When I first came to RPI as a wide-eyed freshman (ahhh, such simpler times), I was young and eager to try new things. This is a large part of the reason I’m currently at The Poly. I e-mailed them asking how to get involved; even though I was a bit hesitant to go outside and, you know, do things, I realized that I would probably be happier if I forced myself to be an active member of my college. While I was still a bit on the fence about what to do when I saw the response from The Poly’s former Editor in Chief, Kelly Lottman ’11, I proceeded to read her response and realize that there was free ice cream at stake. I immediately went to obtain my free ice-cream, and I got roped into The Poly and have been having a great time and receiving free food (well, pizza) ever since. However, two years have since passed, and at times I feel as if I’ve lost that sense of needing to expand my horizons and always do new things. However, this smarter, better part of me knows that such thinking is foolish and in order for me to be happy I have to be working on some sort of adventure/plan/shenanigan that I’ve never encountered before.
This semester, I’ve tried to get back in the swing of exploring the options of life. It’s been both interesting and rewarding, for the most part. One of the things I’ve been trying to do recently is something I’ve been “trying to do” since freshman year, which is exercise; or as I like to put it, lifting moderately heavy things and running around a lot. I figure being healthy is probably a good idea, so I should start developing the habit of going to a gym while I still have free and convenient access to one.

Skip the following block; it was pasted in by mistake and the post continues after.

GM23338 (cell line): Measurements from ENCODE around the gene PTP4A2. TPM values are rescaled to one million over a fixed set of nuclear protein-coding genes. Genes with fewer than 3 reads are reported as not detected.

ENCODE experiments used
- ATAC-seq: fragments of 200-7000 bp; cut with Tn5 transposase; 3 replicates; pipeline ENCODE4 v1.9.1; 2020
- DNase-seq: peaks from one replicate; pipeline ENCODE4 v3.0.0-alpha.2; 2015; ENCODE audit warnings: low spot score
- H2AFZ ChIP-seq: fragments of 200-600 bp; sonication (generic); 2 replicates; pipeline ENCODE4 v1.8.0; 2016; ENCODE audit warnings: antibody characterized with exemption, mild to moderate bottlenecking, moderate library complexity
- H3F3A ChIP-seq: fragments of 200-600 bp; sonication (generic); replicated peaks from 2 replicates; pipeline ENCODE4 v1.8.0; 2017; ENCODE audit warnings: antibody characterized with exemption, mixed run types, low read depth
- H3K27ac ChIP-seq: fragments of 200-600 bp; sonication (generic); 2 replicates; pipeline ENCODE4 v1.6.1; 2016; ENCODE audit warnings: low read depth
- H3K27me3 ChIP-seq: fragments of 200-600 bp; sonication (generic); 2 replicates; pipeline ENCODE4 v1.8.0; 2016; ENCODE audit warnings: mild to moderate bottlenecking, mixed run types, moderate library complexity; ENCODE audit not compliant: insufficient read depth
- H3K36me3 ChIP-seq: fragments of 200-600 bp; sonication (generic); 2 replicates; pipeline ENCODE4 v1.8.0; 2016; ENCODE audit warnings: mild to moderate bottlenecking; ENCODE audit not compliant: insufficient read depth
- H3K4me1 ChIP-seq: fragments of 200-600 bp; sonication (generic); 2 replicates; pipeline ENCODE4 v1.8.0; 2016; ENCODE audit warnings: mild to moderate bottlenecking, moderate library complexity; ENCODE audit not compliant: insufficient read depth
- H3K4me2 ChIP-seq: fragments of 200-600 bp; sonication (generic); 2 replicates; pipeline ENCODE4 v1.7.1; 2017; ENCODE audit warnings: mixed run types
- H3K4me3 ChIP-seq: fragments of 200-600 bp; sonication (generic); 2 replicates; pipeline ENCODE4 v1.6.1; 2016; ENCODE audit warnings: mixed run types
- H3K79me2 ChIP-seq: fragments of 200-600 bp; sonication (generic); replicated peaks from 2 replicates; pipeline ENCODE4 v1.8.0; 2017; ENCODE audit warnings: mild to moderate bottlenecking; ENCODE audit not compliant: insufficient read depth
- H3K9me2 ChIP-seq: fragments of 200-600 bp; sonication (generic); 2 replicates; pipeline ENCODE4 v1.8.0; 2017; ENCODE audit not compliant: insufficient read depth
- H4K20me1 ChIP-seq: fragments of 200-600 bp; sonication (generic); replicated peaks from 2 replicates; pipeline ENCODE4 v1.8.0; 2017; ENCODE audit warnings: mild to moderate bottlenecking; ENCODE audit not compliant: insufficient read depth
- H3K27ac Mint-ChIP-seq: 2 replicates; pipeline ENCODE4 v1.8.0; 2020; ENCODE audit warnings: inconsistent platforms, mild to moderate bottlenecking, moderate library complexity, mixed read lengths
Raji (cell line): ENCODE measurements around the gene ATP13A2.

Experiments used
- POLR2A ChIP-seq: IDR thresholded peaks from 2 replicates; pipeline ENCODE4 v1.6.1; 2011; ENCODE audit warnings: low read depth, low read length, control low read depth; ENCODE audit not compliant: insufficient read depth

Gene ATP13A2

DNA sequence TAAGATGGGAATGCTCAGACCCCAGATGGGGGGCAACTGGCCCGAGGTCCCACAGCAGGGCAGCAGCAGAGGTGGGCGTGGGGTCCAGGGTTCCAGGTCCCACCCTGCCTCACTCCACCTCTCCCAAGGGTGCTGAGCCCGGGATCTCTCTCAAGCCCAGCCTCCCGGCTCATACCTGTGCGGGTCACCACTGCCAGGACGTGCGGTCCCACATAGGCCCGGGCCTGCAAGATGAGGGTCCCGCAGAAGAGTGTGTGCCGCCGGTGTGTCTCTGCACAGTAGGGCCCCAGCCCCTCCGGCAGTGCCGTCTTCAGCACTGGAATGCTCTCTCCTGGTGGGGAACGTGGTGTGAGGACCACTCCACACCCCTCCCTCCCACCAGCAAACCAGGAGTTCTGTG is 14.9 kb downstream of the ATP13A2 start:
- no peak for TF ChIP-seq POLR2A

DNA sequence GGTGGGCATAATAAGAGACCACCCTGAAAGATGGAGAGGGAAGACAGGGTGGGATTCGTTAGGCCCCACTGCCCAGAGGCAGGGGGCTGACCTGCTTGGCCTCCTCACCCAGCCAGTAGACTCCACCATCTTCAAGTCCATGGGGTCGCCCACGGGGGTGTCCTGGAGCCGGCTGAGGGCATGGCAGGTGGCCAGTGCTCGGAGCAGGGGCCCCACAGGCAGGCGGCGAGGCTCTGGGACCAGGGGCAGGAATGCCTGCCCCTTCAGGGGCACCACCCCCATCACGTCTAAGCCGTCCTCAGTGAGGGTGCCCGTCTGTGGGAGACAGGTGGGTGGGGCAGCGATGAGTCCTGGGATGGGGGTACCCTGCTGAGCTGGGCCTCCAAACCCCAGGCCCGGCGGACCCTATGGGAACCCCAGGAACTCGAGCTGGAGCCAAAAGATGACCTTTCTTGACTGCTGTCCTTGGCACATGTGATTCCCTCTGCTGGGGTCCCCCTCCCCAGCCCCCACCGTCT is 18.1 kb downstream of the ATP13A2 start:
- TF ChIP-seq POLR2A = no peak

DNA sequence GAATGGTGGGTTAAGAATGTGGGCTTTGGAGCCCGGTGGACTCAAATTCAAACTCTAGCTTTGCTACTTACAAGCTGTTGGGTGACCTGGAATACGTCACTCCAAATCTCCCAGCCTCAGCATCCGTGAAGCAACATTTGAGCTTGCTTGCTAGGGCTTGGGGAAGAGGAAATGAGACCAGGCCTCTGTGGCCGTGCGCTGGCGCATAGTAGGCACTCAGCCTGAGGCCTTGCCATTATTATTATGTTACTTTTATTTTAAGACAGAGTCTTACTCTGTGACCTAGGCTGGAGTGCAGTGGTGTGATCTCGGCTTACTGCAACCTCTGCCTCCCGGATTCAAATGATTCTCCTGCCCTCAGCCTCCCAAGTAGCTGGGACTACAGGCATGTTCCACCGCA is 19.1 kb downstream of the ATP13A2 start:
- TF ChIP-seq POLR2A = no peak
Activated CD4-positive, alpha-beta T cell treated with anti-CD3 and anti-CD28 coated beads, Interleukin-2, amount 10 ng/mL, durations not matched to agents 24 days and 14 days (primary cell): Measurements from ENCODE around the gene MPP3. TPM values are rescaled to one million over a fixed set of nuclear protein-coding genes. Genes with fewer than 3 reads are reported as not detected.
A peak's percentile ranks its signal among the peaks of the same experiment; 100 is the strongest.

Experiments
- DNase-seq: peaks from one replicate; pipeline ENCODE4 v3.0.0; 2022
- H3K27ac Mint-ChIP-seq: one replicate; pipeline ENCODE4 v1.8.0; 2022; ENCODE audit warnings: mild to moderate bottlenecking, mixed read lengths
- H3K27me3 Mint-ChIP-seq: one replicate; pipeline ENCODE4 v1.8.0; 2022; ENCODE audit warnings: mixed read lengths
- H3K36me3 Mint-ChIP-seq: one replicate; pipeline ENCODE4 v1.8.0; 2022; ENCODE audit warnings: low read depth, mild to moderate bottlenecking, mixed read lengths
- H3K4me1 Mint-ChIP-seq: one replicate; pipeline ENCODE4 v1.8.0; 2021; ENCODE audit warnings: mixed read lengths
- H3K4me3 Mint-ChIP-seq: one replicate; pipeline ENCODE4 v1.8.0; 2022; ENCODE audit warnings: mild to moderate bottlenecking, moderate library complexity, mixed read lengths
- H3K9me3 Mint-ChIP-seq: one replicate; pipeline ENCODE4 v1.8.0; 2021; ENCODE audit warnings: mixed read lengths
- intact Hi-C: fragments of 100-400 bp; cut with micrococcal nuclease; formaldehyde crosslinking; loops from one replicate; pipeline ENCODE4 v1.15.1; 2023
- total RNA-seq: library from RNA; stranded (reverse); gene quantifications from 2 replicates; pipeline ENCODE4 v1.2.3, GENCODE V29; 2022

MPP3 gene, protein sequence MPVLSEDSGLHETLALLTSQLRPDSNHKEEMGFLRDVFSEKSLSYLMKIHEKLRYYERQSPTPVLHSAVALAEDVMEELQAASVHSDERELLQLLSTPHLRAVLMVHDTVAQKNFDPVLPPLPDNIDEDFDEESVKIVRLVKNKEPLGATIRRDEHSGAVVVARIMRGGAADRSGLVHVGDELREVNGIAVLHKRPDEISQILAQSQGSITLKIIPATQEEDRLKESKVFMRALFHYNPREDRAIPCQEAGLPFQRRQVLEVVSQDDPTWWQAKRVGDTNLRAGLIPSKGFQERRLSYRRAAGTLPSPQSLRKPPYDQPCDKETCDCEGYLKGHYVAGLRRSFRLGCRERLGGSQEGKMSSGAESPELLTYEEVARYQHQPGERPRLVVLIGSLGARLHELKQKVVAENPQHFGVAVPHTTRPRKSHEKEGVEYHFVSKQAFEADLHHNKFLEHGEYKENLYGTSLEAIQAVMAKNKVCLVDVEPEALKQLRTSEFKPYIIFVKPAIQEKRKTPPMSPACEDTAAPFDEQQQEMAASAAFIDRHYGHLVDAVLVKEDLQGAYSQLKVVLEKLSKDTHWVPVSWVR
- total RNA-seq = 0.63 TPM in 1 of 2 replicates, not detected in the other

However, my attempts at physical activity may have been inadvertently thwarted by another area that I am exploring— namely, Magic: The Gathering. MTG is a card game which requires the player to sit for long periods of time as they try a game that is roughly, I am told by people who are actually good at it, 10 percent luck and 90 percent skill. As an amateur, I am much more of the opinion that it is significantly closer to 50/50, but that’s probably why I am an amateur. I am wary of this game though, because from what I have seen, the possible strategies for it are vast and complex, akin to the more traditional game of chess, and I hesistate to delve too deeply into trying to understand the optimal levels of play, lest I get consumed by the search for perfect play.
I provide only a small sampling of the things I did this semester, but the point is that each of these things have contributed positively to my life. Even though I had to go out of my way to participate in these events, they were both worth the effort. I encourage all students to always be trying new things and exploring so that they may find ways to enrich their own lives. I may be wrong, but it is my belief that the unexplored life is a life not lived.